What might have you confused is Visual Studio 2003's upgrade behaviour. If you open a project that was originally created with VS2002 in VS2003, 2003 will upgrade the project's file formats (the .vsproj and company, not your source code files). Those project files cannot be opened in 2002.

Hope this clears things up,

Ian.

Ian Lowe
Wednesday, May 21, 2003

Ahhhh, only slightly awkward then.

Ta.

Simon Lucy
Wednesday, May 21, 2003

All the microsoft haters grabbing on to any little thing to whine about.

Whine. Whine.

There is no development environment or toolset that even approaches the power of .NET.

Oh, and Delphi users, get over it, your time is over.

Realist
Wednesday, May 21, 2003

If you open a 2002 project file, it will be upgraded to 2003, and incompatible with 2002. So, yes, if you upgrade to 2003 for your existing projects, it's an all-or-nothing thing.

Brad Wilson (dotnetguy.techieswithcats.com)
Wednesday, May 21, 2003

But of course, I should point out that VS.NET 2002 and 2003 will exist side-by-side just fine.

Brad Wilson (dotnetguy.techieswithcats.com)
Wednesday, May 21, 2003

Some of you seem to have missed the great link GiorgioG provided before:

http://www.codeproject.com/useritems/VSConvert.asp?target=project%7Cconvert

"I decided to create a utility that converts projects from the new Visual Studio .NET 2003 (codename "Everett") to Visual Studio .NET 2002. This is because in my experience I was working with both and found it hard to manually convert the projects and it often introduced problems, so I made an automated tool to do this job for me. So, all who are having the same difficulty, this tool is for you.

I've included full source code so you can see how I've done it and also so you can customize the tool to fit your own needs. You could even use the same framework to make a tool that converts VS 7.0 solutions back to VS 6.0.

So, you may ask, "How did you know how to convert the project files?" Here is a step-by-step description of the changes that happen when you convert a project from VS 7.1 to VS 7.0.


In SLN files, the 8.0 must be replaced with 7.0.
In vcproj files (and only vcproj), the 7.10 part must be replaced by 7.0.
In VB.NET or C# project files, 7.10.xxxx is replaced with 7.0.9466, where xxxx is the build number of VS.NET 7.1
Also in VB.NET and C# projects, the schema version 2.0 should be replaced with 1.0.
In RESX files, the types declared are 1.0.5000 and must be replaced with 1.0.3300.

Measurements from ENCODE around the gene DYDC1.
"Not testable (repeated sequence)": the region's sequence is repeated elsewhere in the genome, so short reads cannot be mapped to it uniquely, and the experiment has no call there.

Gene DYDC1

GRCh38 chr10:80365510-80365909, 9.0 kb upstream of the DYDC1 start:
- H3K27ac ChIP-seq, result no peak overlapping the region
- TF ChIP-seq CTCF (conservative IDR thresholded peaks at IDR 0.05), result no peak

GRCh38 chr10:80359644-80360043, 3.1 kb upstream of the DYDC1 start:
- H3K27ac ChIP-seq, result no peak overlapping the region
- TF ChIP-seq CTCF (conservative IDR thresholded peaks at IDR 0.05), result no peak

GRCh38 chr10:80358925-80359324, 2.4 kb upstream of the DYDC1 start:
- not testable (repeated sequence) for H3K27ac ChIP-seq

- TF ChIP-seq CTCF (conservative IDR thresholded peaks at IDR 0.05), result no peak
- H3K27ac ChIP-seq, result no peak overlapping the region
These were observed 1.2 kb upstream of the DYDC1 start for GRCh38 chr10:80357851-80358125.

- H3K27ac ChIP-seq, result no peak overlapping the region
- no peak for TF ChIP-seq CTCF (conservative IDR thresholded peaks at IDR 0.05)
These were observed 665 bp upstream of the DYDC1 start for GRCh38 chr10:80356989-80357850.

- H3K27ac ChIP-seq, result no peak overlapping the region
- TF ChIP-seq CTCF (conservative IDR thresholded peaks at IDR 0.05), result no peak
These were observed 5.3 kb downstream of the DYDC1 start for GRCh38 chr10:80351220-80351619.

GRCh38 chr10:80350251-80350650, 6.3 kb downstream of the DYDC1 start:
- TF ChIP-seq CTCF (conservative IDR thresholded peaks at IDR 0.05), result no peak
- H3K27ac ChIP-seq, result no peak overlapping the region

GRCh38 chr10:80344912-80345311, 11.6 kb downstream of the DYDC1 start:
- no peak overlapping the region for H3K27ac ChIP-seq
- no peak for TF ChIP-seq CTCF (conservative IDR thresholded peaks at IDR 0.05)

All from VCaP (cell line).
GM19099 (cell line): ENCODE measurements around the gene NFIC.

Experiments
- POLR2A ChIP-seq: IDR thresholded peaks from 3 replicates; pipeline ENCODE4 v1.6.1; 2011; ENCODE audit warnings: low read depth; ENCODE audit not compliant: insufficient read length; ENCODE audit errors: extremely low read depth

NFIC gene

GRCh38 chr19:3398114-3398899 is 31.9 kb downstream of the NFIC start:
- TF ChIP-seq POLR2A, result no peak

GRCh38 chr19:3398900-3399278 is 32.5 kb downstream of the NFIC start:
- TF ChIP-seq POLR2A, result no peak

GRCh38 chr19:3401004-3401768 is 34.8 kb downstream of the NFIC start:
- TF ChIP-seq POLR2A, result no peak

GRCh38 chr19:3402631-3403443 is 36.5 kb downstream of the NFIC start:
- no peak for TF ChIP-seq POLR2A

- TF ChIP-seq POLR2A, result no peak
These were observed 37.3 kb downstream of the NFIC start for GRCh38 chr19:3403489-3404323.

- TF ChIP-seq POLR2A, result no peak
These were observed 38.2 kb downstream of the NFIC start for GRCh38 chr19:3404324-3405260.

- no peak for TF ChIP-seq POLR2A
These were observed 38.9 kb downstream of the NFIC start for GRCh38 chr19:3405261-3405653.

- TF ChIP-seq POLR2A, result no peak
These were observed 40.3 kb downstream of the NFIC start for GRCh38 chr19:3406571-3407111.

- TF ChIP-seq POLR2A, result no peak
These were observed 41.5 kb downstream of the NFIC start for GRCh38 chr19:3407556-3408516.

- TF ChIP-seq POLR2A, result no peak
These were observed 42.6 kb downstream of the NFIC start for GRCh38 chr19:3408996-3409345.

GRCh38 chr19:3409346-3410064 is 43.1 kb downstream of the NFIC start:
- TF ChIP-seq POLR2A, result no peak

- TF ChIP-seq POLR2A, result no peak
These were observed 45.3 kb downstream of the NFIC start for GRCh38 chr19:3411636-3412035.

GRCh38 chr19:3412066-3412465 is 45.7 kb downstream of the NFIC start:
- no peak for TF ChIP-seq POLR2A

Finally, in RESX files (binary streams), the base-64 encoded part that describes the version of the stream must change from LjAuNTAw to LjAuMzMw (basically base-64-encoded versions of 1.0.5000 and 1.0.3300 respectively)
"

Just me (Sir to you)
Thursday, May 22, 2003

My central point is that you still have to worry about what is on the user's computer.  The user still has to have both versions of the Framework installed in their computer for all the apps to work.  With Delphi, you don't have to worry about that at all!

The worst case scenario had to do with upgrading a project from Delphi version 3 to Delphi 6.  We had over 225 workstations where this app was being used on a daily basis. 

Development work to upgrade that project, with over 1.5 million lines of code, took less than 30 man hours.

Implementation on the user's desktop was as simple as replacing the executable file.  Period!  And it worked, flawlessly the next day!

Bryan Shaw
Thursday, May 22, 2003

And after upgrade projects from Delphi version 3 to Delphi 6 you are still able to open projects with version 3 just fine? I can't get it - you are saying that answering "Yes" to upgrade project file in VS 2003 is worse then spending 30 hours to upgrade from Delphi 3 to 6...

WildTiger
Thursday, May 22, 2003

Pretty much every development environment of any consequence on the Windows platform has an associated runtime (C++ runtime DLLs for most C++ compilers, VB runtime for VB, etc.). Add onto that the fact that many applications will leverage potentially optional components (like, say, require a specific minimum version of IE or MDAC), and I'd say the question is pretty much moot.

The problem isn't limited to Windows. It also exists on Linux, where entire software solutions have been devised just to find and populate the dependent software for an application (RPM, apt, and the gentoo builder all do this, as an example).

Brad Wilson (dotnetguy.techieswithcats.com)
Friday, May 23, 2003

Oh, and here's something else to consider.

Every runtime library you use creates this requirement dependency. It used to be that you couldn't assume the user had Windows (back in the late 80s, early 90s), so some software shipped with a cut down version of it (like Aldus PageMaker). Now, we all assume Windows is there.

Every leverageable component goes through the cycle of adoption. At the early stages, hardly anybody has it. As apps get deployed for it, and it gets integrated into the OS, it starts to get wider coverage, until the day when it's finally essentially everywhere. We're just in the early stages of .NET. It will be there, one day, ubiquotously.

Brad Wilson (dotnetguy.techieswithcats.com)
Friday, May 23, 2003